A new report called State of Digital Publishing in Canada published on June 6th by BookNet Canada provides interesting insights into the declining e-book market.
According to the report, 61 percent of Canadian publishers saw digital revenues increase in 2016, with one in four publishers saying they saw digital revenues increase by “at least 25 percent” over the past year.
Over the same time period, however, Canadian publishers saw a 2.1 percent decline in e-book sales — meaning while the amount of e-books sold were lower, the prices were higher.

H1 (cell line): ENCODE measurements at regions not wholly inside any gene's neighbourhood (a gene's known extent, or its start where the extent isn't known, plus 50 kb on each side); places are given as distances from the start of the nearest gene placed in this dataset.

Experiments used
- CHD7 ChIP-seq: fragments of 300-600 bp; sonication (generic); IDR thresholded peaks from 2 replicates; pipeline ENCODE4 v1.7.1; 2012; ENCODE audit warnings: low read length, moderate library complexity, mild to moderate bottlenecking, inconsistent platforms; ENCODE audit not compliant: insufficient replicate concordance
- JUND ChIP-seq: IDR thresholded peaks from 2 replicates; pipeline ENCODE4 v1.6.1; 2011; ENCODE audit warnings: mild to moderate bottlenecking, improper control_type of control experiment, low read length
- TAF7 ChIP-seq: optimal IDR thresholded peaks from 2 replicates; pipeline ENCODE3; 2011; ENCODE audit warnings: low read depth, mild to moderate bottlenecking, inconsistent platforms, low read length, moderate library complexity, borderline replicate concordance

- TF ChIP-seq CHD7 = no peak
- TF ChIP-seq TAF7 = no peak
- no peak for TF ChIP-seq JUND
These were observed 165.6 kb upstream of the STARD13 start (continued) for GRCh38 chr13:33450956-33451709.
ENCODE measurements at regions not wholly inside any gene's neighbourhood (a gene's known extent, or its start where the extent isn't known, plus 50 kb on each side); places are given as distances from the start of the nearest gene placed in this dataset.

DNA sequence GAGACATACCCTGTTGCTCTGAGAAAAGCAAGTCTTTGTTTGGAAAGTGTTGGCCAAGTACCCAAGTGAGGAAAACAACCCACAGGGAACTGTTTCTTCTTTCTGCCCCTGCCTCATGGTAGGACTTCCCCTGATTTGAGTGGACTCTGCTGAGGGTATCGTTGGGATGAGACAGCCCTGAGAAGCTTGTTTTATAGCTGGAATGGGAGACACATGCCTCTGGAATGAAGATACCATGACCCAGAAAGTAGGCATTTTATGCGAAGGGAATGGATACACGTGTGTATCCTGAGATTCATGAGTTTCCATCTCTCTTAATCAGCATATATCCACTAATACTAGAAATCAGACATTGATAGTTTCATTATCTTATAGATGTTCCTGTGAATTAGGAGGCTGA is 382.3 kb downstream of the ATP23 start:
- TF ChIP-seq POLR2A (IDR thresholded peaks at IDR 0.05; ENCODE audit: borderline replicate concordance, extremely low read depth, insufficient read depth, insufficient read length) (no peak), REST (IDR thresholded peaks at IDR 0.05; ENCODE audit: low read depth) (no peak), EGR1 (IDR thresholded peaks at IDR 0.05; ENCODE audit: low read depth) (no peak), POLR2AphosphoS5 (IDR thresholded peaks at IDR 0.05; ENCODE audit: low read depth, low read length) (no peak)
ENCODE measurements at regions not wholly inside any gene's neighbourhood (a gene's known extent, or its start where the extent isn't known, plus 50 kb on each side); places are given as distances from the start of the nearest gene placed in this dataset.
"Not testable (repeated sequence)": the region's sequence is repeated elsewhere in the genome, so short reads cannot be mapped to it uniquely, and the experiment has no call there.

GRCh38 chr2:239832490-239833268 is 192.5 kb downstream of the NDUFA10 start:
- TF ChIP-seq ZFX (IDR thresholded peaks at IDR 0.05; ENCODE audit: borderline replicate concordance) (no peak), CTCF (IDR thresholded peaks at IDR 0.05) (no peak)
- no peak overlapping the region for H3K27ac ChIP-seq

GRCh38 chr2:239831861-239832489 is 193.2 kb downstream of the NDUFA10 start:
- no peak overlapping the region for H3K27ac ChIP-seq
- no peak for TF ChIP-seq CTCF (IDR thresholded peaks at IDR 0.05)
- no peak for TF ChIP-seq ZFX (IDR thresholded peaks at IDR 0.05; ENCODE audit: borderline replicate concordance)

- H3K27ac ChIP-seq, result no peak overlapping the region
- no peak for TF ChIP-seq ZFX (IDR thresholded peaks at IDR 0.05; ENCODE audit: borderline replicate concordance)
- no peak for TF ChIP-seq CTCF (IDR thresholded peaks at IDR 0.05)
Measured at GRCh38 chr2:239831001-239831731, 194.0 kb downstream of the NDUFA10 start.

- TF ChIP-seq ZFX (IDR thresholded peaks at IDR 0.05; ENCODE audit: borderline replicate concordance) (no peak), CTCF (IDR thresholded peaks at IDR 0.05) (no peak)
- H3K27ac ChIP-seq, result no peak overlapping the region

Interestingly, publishers that took part in the survey say 46 percent of their e-books saw “no sales in 2016.” In 2014, the percentage of e-books with sales was at 88 percent. This past year that number declined to 54 percent. BookNet speculates the above trend was caused by publishers continuing to digitize their back catalogues as well as the aforementioned 2.1 percent decline in e-book sales.
As an aside, the vast majority of publishers — 96 percent and 93 percent, respectively — uploaded their books to the Kobo and Amazon e-commerce stores, with fewer — 84 percent — taking their titles to iTunes Book Store.
Much has been made of how people are turning back to physical books. In Canada at least, it appears e-books are still viable, even if that’s not true everywhere else in the world.